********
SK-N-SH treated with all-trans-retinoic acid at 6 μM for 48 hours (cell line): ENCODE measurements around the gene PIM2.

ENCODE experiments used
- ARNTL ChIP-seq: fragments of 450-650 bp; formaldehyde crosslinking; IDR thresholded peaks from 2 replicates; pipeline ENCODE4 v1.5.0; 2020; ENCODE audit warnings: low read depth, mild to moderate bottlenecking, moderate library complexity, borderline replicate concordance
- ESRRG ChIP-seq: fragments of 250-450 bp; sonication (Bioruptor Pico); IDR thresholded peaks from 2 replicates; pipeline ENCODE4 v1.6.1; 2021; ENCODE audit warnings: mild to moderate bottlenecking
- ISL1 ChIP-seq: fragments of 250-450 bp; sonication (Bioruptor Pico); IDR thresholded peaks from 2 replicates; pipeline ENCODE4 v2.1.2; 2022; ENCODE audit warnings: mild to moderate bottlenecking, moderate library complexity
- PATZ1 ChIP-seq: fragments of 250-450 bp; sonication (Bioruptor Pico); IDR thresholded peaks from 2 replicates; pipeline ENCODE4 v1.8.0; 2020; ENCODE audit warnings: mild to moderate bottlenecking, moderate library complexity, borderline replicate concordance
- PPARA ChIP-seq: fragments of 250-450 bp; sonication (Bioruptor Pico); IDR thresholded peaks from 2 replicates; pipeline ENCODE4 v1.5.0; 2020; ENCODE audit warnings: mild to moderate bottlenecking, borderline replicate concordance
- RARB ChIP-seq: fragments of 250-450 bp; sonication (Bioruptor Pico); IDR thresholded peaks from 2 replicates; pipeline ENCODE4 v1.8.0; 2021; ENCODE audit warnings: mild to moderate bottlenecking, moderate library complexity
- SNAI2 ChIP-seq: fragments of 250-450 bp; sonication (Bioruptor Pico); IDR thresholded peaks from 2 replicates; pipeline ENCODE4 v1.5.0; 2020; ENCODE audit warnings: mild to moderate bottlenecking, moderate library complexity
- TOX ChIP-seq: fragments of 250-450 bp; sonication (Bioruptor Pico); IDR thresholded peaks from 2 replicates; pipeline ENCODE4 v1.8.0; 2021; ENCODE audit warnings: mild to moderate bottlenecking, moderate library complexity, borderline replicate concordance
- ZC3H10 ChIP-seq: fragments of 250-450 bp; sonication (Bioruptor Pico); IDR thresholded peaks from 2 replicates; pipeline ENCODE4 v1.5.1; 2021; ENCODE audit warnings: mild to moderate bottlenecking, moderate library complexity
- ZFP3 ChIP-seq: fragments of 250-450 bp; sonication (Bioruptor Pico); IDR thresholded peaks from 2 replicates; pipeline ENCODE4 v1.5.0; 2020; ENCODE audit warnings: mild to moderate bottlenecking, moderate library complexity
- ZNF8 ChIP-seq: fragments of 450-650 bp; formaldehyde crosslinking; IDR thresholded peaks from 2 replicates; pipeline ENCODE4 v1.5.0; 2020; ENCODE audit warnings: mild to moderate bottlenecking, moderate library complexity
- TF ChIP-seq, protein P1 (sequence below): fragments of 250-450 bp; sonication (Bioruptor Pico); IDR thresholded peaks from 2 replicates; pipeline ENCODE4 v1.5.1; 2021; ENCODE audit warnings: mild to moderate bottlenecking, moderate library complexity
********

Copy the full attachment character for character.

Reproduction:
SK-N-SH treated with all-trans-retinoic acid at 6 μM for 48 hours (cell line): ENCODE measurements around the gene PIM2.

ENCODE experiments used
- ARNTL ChIP-seq: fragments of 450-650 bp; formaldehyde crosslinking; IDR thresholded peaks from 2 replicates; pipeline ENCODE4 v1.5.0; 2020; ENCODE audit warnings: low read depth, mild to moderate bottlenecking, moderate library complexity, borderline replicate concordance
- ESRRG ChIP-seq: fragments of 250-450 bp; sonication (Bioruptor Pico); IDR thresholded peaks from 2 replicates; pipeline ENCODE4 v1.6.1; 2021; ENCODE audit warnings: mild to moderate bottlenecking
- ISL1 ChIP-seq: fragments of 250-450 bp; sonication (Bioruptor Pico); IDR thresholded peaks from 2 replicates; pipeline ENCODE4 v2.1.2; 2022; ENCODE audit warnings: mild to moderate bottlenecking, moderate library complexity
- PATZ1 ChIP-seq: fragments of 250-450 bp; sonication (Bioruptor Pico); IDR thresholded peaks from 2 replicates; pipeline ENCODE4 v1.8.0; 2020; ENCODE audit warnings: mild to moderate bottlenecking, moderate library complexity, borderline replicate concordance
- PPARA ChIP-seq: fragments of 250-450 bp; sonication (Bioruptor Pico); IDR thresholded peaks from 2 replicates; pipeline ENCODE4 v1.5.0; 2020; ENCODE audit warnings: mild to moderate bottlenecking, borderline replicate concordance
- RARB ChIP-seq: fragments of 250-450 bp; sonication (Bioruptor Pico); IDR thresholded peaks from 2 replicates; pipeline ENCODE4 v1.8.0; 2021; ENCODE audit warnings: mild to moderate bottlenecking, moderate library complexity
- SNAI2 ChIP-seq: fragments of 250-450 bp; sonication (Bioruptor Pico); IDR thresholded peaks from 2 replicates; pipeline ENCODE4 v1.5.0; 2020; ENCODE audit warnings: mild to moderate bottlenecking, moderate library complexity
- TOX ChIP-seq: fragments of 250-450 bp; sonication (Bioruptor Pico); IDR thresholded peaks from 2 replicates; pipeline ENCODE4 v1.8.0; 2021; ENCODE audit warnings: mild to moderate bottlenecking, moderate library complexity, borderline replicate concordance
- ZC3H10 ChIP-seq: fragments of 250-450 bp; sonication (Bioruptor Pico); IDR thresholded peaks from 2 replicates; pipeline ENCODE4 v1.5.1; 2021; ENCODE audit warnings: mild to moderate bottlenecking, moderate library complexity
- ZFP3 ChIP-seq: fragments of 250-450 bp; sonication (Bioruptor Pico); IDR thresholded peaks from 2 replicates; pipeline ENCODE4 v1.5.0; 2020; ENCODE audit warnings: mild to moderate bottlenecking, moderate library complexity
- ZNF8 ChIP-seq: fragments of 450-650 bp; formaldehyde crosslinking; IDR thresholded peaks from 2 replicates; pipeline ENCODE4 v1.5.0; 2020; ENCODE audit warnings: mild to moderate bottlenecking, moderate library complexity
- TF ChIP-seq, protein P1 (sequence below): fragments of 250-450 bp; sonication (Bioruptor Pico); IDR thresholded peaks from 2 replicates; pipeline ENCODE4 v1.5.1; 2021; ENCODE audit warnings: mild to moderate bottlenecking, moderate library complexity